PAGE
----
Some years ago, when I was a political researcher at the BBC, I was given the task I had been dreading for quite a while; booking Ian Paisley for an appearance on our politics show.
I had been brought up to believe that he was one of the worst bigots in the world, the heir to the Black and Tans (whose wickedness my nan had told me about), thoroughly mad and bad.
As I started to watch the TV news and read newspapers during the worst of the Troubles in the 1970s, there was ample evidence for the O’Grady household’s belief that he was a monster. From the Pope down, he hated Catholics, especially Irish ones. We hated him back.
He fought for the sectarian, gerrymandered old Stormont regime, under which no Catholic could get a decent job and certainly not one in government: apartheid by religion rather than race (though the first was a handy proxy for the second).
Paisley was an Orangeman, of an especially deep hue, and our friends in the North of Ireland told us of the petty cruelties and minor acts of terrorism those thugs in sashes and bowler hats used to go in for when marching through Catholic areas, before the real Troubles started. Tearing front doors out was apparently a favourite hobby on 12 July, Orangeman’s Day. I heard of people refused service in shops on the Shankill Road because they had a detectable “southern” accent.
I can also recall picking up a very early biography of the man in a jumble sale (held at a Baptist hall – I was no bigot) and being simultaneously fascinated and repelled by this strange big man in his strange little country.
He’d started his very own political party – “Protestant Unionist” suggested a certain narrowness of outlook – as well as his own Orange order and his own church. I learned how Paisley was once arrested for throwing snowballs at an Irish premier who had the audacity to set foot in Ulster. Only Idi Amin of Uganda blended malevolence and clowning in the same way.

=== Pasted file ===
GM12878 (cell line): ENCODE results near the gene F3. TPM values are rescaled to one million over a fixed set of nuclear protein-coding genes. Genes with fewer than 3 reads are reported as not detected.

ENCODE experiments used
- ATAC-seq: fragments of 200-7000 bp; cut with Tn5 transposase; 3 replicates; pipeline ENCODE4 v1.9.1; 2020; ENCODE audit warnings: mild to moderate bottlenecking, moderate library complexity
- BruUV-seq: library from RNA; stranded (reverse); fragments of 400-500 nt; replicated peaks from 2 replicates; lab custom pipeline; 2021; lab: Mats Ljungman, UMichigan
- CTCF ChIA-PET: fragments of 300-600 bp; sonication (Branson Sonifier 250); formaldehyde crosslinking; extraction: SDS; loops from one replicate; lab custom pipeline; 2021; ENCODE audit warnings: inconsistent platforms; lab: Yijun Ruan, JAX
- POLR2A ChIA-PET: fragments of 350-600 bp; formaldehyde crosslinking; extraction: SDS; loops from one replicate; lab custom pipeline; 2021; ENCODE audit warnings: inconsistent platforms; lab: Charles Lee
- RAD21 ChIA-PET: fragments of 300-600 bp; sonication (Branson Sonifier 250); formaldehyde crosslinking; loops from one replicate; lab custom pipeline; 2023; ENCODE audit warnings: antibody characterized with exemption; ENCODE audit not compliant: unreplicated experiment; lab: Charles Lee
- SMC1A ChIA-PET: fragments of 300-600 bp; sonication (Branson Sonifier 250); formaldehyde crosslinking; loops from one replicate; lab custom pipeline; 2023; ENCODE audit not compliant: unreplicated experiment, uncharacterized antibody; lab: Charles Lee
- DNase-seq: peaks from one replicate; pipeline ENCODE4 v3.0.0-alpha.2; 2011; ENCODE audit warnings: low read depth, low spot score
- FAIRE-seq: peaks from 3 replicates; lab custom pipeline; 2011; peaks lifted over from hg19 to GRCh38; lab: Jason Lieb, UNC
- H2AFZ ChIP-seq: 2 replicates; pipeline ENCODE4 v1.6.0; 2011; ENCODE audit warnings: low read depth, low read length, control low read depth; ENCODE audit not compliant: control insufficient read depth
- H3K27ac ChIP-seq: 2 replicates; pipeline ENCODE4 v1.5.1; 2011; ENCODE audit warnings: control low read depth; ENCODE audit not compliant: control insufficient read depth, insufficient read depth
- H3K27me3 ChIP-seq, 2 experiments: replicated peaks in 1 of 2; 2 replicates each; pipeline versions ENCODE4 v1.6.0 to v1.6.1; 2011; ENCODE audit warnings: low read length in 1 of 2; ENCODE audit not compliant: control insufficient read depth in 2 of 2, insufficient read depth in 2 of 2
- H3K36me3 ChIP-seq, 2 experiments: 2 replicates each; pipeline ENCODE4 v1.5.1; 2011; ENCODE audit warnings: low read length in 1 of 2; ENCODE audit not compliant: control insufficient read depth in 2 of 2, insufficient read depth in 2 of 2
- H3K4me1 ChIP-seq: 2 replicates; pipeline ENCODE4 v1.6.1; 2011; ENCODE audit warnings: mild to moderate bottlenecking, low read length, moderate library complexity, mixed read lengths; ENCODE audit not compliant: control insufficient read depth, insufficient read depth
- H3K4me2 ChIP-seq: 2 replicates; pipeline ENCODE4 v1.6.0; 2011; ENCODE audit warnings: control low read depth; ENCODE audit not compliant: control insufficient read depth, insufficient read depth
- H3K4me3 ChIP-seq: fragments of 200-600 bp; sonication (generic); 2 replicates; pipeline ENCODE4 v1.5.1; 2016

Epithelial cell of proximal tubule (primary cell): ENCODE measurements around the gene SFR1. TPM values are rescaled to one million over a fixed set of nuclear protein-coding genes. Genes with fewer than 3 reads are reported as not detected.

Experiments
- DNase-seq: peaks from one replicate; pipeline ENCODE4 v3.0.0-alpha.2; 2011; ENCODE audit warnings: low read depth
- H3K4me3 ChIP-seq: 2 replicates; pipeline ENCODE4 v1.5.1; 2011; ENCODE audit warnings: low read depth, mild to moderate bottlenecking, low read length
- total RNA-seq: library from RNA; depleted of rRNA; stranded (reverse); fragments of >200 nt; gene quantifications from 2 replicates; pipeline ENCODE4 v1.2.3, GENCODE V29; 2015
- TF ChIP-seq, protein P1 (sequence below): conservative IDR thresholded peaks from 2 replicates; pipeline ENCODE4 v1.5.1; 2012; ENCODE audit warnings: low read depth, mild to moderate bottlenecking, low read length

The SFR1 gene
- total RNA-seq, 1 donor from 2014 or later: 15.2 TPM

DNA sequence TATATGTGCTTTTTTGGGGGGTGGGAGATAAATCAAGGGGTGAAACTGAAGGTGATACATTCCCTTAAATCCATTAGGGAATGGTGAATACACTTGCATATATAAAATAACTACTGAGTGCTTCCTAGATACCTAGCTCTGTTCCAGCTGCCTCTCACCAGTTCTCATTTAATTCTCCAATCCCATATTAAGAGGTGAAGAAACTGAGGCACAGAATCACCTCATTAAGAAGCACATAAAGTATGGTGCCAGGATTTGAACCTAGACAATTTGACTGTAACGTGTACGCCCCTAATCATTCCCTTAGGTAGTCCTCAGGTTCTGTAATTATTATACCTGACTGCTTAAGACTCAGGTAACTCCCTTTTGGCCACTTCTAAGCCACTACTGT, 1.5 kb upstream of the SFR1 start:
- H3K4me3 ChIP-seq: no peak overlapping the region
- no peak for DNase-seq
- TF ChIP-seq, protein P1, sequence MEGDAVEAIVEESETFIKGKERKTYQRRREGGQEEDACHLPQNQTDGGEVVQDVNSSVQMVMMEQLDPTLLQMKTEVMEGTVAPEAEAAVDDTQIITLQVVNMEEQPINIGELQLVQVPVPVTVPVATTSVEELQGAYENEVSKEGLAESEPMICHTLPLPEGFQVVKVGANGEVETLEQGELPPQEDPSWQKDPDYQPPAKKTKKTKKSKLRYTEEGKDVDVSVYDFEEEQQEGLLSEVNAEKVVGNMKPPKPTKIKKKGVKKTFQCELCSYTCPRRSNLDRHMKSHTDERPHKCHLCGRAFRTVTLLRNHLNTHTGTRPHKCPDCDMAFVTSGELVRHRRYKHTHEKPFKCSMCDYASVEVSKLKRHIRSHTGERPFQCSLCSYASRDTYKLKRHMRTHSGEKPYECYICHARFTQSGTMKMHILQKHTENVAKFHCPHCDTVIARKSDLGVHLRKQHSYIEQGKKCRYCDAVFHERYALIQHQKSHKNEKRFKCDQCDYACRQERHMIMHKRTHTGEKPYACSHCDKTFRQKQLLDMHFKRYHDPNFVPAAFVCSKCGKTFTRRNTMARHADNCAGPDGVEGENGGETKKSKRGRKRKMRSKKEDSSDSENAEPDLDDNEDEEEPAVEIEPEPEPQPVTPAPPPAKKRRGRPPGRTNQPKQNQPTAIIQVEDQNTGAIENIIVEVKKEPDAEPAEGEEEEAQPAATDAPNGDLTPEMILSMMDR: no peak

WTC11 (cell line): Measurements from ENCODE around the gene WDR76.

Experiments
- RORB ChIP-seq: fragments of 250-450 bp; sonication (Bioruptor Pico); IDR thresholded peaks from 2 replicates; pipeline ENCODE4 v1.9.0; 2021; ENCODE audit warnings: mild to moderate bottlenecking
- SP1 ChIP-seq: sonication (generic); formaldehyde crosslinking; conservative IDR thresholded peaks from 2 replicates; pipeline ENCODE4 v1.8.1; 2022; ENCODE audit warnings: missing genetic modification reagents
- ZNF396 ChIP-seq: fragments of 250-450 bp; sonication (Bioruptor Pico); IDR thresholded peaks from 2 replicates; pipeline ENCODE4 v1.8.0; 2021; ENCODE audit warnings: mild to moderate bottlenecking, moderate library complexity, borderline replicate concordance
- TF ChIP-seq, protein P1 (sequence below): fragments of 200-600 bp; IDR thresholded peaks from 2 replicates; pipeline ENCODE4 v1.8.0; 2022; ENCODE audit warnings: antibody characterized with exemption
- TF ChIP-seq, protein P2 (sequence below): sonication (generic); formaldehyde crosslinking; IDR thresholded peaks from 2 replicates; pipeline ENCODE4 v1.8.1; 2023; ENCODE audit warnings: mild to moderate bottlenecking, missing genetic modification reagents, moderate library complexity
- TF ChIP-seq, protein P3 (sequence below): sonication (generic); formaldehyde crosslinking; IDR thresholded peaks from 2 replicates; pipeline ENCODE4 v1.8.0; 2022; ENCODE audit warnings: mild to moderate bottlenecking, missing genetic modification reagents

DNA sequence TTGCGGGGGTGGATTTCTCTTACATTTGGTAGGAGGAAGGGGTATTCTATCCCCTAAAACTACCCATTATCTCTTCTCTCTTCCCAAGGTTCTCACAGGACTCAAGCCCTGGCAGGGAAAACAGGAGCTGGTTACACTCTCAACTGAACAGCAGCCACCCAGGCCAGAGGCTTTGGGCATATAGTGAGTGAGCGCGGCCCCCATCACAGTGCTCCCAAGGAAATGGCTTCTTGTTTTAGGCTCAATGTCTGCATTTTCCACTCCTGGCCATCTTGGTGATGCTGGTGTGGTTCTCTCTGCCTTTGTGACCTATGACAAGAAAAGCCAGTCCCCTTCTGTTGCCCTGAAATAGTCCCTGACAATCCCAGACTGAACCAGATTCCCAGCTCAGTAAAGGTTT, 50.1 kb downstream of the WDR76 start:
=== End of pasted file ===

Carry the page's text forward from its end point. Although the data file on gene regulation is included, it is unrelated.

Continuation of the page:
So 20 years later I had to call the monster up in his office in the Commons. Unfortunately his secretary didn’t answer. It was him.
When I announced my name, I was amazed by the massive charm I was confronted with. He got chatty. “What part of Ireland… Co Mayo?... what a beautiful place.”
He was nice. He agreed to come on the telly. His politics still appalled me, and I wondered whether he had actually ever been to Co Mayo (his personal safety could not be guaranteed I imagine even if they put the entire Gardaí on duty), but it gave me some pause for thought.
It took many more years for him to use the authority he had built up in the Unionist community for the good of Ireland, north and south. I still don’t understand why he did what he did, getting into bed with the IRA, but without Paisley there would have been no peace in Ireland. In that sense he was a great statesman, and followed the “Nixon goes to China” model – only he could get away with it because of his impeccable credentials.
Like Mandela and FW de Klerk, like Gorbachev, like Gerry Adams and Martin McGuinness, he led his people to a better place.
John Hume, Albert Reynolds, John Major, Gerry Adams, Mo Mowlam, Tony Blair – all made the peace process, but without Paisley it would not have happened.
Every previous Unionist leader – I think of Captain O’Neill, Brian Faulkner, David Trimble – who had tried for a political settlement had been outflanked by Paisley, and destroyed by him. Paisley himself could never be outflanked. In the end, he might even have been welcome in Castlebar, Co Mayo.
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